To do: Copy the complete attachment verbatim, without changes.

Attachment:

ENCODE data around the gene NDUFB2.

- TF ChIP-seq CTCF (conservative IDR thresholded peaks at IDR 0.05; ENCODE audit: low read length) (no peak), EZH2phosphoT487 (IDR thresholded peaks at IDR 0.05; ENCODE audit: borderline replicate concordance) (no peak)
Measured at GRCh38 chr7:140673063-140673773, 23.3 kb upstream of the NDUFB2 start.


ENCODE data around the gene NDUFB2.

- TF ChIP-seq CTCF (conservative IDR thresholded peaks at IDR 0.05; ENCODE audit: low read length) (no peak), EZH2phosphoT487 (IDR thresholded peaks at IDR 0.05; ENCODE audit: borderline replicate concordance) (no peak)
Measured at GRCh38 chr7:140673063-140673773, 23.3 kb upstream of the NDUFB2 start.